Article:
Share buy-backs amounted to €9.9bn compared to –€0.4bn last year. It is still a far cry from the figures for 2007 (€47bn) and 2008 (€41bn), which illustrates that share-buy backs are a discretionary tool to give back to shareholders transitory free cash-flows.
All in all, 53% of the recurring net income generated in 2010 has been paid out to shareholders, the balance been ploughed back in the business. As in 2010, the two largest groups by their size of cash returns are Telefonica and Total.
The funny case this year is Sanofi which paid 58% of its €3.3bn dividend in shares only to buy back €1.1bn of the same shares 6 months after.
For more on dividends and share buy-backs, see chapter 38 of the Vernimmen.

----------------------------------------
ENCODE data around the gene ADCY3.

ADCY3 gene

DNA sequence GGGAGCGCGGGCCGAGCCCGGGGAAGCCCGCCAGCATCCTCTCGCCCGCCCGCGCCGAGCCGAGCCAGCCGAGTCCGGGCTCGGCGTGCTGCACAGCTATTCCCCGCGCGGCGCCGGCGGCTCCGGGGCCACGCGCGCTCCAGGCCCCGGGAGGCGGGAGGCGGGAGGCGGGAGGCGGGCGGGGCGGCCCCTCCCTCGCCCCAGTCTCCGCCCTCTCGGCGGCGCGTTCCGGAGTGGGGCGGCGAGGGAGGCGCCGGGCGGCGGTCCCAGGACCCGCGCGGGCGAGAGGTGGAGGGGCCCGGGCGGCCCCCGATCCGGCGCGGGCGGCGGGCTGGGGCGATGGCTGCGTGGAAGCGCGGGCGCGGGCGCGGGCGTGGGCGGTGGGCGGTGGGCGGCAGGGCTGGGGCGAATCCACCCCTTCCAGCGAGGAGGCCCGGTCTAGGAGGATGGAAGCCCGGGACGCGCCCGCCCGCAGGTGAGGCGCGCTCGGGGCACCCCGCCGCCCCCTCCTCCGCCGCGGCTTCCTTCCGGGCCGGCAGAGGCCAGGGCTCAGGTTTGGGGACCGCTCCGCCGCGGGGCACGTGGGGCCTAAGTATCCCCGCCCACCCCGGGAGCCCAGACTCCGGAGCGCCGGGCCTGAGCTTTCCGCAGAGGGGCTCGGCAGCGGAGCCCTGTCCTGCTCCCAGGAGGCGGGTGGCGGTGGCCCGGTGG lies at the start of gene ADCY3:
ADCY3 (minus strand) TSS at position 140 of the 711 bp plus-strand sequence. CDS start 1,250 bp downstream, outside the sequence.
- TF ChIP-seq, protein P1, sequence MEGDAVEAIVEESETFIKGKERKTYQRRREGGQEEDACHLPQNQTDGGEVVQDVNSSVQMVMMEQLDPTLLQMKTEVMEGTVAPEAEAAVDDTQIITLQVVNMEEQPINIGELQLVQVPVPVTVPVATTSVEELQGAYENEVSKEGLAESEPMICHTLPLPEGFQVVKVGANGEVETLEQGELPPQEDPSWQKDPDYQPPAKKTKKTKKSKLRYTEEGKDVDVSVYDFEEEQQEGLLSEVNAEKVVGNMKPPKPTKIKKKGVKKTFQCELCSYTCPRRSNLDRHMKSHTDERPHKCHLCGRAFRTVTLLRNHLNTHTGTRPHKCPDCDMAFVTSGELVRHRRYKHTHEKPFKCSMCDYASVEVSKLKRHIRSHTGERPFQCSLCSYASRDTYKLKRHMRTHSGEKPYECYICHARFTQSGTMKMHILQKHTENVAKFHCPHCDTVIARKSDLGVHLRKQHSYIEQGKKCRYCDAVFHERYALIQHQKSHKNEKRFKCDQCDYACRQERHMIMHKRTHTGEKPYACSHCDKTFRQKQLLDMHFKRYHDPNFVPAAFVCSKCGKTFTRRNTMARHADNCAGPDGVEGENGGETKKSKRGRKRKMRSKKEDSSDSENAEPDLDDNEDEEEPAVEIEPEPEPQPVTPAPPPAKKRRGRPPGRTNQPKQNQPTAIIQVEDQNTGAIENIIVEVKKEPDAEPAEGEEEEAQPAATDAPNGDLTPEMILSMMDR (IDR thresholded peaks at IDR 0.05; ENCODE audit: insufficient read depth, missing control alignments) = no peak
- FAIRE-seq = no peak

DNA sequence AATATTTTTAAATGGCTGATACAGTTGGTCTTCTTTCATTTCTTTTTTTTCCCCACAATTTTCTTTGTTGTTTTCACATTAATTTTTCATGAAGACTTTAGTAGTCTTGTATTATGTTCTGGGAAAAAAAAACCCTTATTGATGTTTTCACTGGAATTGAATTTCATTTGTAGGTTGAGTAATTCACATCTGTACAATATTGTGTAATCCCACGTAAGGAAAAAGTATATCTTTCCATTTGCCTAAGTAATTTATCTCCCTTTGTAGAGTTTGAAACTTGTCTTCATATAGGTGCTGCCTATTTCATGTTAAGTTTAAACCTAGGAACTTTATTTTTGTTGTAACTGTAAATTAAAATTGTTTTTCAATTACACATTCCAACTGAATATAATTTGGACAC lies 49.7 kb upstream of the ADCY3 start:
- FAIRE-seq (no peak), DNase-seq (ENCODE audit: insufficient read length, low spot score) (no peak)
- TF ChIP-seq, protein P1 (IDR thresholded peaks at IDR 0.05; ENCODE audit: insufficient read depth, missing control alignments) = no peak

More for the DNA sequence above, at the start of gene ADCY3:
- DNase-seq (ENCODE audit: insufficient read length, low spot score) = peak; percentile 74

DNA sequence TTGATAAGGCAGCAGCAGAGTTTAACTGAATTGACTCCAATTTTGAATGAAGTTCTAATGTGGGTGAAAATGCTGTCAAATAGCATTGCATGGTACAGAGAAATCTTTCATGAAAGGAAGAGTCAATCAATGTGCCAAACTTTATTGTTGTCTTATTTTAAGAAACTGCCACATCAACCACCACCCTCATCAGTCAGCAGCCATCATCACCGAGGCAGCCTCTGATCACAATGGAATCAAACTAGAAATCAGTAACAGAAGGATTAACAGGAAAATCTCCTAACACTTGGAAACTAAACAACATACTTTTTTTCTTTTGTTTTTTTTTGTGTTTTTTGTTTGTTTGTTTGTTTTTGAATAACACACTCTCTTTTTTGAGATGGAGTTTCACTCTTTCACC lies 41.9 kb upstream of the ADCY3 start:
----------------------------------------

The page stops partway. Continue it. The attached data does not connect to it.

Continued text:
Several studies have examined the optimal composition of company boards – size, proportion of independent directors or financially savvy directors, presence of foreign or women directors. This article provides evidence on the impact of the presence of employee directors on boards on the financial performance and decisions of French companies.
What are the arguments for and against? Detractors from the idea of employees on boards claim that introducing representatives of stakeholders complicates the board’s decision making process and weakens it, blurs the objectives, and in certain cases, promotes CEO entrenchment. They argue that employees are not a homogenous group of people and that their interests are too diverse for their representation on the board to be effective. Finally, they maintain that contractual mechanisms are preferable to direct involvement in decision-making via the board.